FIG. 2 is a partial elevational view in cross-section of the pipeline of FIG. 1 with a cutting apparatus constructed and arranged in accordance with the invention operatively positioned within;
FIG. 3 is a perspective view of the work unit of FIG. 2 positioned within a pipeline; and
FIG. 4 is a perspective view of the cutter/brush assembly constructed and arranged in accordance with the invention in the cutter apparatus of FIGS. 2 and 3.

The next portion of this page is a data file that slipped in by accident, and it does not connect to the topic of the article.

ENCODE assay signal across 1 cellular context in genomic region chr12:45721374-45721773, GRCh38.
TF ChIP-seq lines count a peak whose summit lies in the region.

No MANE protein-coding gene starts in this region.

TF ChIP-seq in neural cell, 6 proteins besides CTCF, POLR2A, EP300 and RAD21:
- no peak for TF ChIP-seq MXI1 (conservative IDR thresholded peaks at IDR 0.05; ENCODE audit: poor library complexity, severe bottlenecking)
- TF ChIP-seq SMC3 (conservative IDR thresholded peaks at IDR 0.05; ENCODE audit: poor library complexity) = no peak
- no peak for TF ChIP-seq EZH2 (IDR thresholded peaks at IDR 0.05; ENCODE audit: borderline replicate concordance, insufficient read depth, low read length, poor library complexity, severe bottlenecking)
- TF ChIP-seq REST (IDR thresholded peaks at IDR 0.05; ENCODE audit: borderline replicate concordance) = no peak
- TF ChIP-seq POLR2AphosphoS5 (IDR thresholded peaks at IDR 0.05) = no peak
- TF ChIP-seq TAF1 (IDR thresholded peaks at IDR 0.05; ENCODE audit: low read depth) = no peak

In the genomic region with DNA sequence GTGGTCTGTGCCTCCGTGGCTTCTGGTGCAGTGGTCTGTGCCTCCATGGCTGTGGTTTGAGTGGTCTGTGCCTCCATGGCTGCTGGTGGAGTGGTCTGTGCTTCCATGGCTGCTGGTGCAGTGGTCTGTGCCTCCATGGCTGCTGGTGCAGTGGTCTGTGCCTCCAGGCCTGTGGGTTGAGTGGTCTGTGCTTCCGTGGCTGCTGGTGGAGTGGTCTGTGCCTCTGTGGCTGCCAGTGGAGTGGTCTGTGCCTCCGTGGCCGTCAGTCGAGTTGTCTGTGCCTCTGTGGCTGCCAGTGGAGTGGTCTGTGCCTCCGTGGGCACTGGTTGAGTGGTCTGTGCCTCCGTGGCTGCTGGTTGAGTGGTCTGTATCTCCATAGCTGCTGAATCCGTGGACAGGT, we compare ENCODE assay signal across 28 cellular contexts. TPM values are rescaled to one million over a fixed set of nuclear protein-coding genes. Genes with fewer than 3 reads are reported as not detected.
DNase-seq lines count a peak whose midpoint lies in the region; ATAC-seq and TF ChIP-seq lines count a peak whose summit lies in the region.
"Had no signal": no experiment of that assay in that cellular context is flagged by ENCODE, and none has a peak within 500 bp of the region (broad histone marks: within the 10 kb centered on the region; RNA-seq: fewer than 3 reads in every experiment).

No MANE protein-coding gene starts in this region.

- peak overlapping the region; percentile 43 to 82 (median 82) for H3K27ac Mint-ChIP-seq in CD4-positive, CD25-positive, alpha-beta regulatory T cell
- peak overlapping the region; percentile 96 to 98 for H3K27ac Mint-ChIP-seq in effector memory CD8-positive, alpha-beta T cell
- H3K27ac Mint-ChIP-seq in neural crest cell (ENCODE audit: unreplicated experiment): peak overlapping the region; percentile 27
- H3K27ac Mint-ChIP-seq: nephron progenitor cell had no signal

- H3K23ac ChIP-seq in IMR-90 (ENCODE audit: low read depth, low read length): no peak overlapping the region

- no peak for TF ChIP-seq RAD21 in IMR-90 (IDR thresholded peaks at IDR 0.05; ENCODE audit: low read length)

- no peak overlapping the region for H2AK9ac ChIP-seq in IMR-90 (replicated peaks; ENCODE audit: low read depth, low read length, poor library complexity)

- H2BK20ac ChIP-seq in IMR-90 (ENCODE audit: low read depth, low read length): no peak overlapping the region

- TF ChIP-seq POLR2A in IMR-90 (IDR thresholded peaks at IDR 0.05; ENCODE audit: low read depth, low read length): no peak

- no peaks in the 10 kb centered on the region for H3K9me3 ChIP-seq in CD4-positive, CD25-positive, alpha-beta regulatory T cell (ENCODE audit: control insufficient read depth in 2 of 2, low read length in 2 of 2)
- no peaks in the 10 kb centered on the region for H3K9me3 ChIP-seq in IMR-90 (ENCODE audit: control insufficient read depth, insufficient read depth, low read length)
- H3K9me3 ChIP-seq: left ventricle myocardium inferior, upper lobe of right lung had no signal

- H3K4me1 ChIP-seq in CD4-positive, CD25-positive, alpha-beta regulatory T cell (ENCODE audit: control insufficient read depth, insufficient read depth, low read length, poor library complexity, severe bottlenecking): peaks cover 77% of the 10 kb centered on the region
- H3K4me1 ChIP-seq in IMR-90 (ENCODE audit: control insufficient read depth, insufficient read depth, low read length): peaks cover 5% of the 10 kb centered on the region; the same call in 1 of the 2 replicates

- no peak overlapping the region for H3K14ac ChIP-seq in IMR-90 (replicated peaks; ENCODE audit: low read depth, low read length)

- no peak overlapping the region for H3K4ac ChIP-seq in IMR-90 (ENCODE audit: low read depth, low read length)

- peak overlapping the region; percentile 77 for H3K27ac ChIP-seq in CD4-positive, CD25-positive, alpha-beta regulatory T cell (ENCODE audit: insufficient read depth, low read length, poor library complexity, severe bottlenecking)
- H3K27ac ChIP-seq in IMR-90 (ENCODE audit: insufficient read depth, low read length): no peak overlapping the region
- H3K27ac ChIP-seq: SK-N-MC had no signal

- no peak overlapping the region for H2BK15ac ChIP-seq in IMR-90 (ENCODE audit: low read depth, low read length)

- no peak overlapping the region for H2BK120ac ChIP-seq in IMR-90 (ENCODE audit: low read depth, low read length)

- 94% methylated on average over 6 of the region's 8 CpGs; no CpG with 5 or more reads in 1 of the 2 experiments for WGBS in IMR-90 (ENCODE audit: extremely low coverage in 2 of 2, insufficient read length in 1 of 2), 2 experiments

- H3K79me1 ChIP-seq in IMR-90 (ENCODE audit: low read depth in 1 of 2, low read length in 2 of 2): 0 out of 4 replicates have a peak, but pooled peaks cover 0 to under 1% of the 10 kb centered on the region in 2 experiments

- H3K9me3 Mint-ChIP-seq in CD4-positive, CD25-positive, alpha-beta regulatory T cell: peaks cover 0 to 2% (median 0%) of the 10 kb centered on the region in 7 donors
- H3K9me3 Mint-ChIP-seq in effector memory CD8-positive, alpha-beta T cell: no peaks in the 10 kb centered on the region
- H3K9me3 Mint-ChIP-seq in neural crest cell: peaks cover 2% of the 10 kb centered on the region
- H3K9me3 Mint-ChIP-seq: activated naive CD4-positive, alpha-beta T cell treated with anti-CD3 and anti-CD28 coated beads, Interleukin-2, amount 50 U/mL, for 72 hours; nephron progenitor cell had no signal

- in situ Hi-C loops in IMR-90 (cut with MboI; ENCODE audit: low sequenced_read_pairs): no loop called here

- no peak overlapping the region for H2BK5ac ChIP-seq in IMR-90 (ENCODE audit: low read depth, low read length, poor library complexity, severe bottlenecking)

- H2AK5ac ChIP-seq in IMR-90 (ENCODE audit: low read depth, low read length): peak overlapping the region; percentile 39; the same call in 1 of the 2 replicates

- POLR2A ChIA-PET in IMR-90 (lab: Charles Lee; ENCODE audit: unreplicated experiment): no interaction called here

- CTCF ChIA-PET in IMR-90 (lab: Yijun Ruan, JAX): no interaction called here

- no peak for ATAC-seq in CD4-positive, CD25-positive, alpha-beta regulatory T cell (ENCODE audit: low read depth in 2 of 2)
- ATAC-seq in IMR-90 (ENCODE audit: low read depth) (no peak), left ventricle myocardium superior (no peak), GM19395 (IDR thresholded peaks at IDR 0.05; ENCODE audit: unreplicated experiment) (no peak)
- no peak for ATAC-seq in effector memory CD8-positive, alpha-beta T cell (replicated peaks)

FIGS. 1 and 2 show an existing main conduit or pipeline 11. In the case of sewer pipe, this is typically located below ground level 12. When pipeline 11 is a main sewer pipeline, as shown in FIG. 1, it will have side service connections 13 and 14. Because pipeline 11 is in a state of disrepair, it has been relined with a synthetic lining 16. Lining 16 may be formed by installing a flexible resin impregnated liner as described above. Alternatively, lining 11 may be of the fold-and-formed type which typically is a substantially rigid thermoplastic liner.